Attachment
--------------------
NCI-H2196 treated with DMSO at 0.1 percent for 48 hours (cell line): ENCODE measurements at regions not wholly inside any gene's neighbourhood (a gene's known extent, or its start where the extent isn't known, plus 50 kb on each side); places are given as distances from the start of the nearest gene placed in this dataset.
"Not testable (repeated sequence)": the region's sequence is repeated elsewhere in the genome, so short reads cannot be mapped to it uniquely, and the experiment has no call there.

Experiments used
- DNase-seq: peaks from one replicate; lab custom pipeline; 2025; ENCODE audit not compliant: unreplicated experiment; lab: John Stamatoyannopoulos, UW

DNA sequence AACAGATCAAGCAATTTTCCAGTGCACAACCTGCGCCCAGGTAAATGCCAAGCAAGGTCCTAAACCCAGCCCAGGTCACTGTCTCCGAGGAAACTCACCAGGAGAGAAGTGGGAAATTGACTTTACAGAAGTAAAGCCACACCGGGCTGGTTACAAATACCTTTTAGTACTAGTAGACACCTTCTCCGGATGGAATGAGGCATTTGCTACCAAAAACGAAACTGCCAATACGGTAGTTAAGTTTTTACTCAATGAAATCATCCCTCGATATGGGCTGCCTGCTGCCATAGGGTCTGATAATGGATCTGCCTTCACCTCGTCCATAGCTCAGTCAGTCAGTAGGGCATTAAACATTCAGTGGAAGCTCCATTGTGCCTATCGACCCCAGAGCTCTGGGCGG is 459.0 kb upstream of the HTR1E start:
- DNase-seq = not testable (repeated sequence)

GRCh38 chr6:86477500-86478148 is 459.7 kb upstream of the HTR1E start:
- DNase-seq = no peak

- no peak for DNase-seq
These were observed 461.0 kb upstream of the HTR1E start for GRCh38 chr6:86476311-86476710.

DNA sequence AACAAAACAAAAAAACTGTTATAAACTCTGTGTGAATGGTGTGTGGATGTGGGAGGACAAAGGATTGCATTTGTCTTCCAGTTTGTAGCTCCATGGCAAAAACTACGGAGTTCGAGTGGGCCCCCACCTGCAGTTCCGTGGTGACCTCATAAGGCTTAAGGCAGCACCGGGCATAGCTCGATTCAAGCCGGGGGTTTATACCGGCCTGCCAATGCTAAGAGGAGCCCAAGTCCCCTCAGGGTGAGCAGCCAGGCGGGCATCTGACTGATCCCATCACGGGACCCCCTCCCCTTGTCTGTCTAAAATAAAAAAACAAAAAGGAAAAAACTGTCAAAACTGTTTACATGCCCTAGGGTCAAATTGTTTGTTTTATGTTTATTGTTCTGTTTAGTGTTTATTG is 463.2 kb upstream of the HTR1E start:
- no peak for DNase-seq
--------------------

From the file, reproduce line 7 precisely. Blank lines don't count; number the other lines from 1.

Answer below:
GRCh38 chr6:86477500-86478148 is 459.7 kb upstream of the HTR1E start: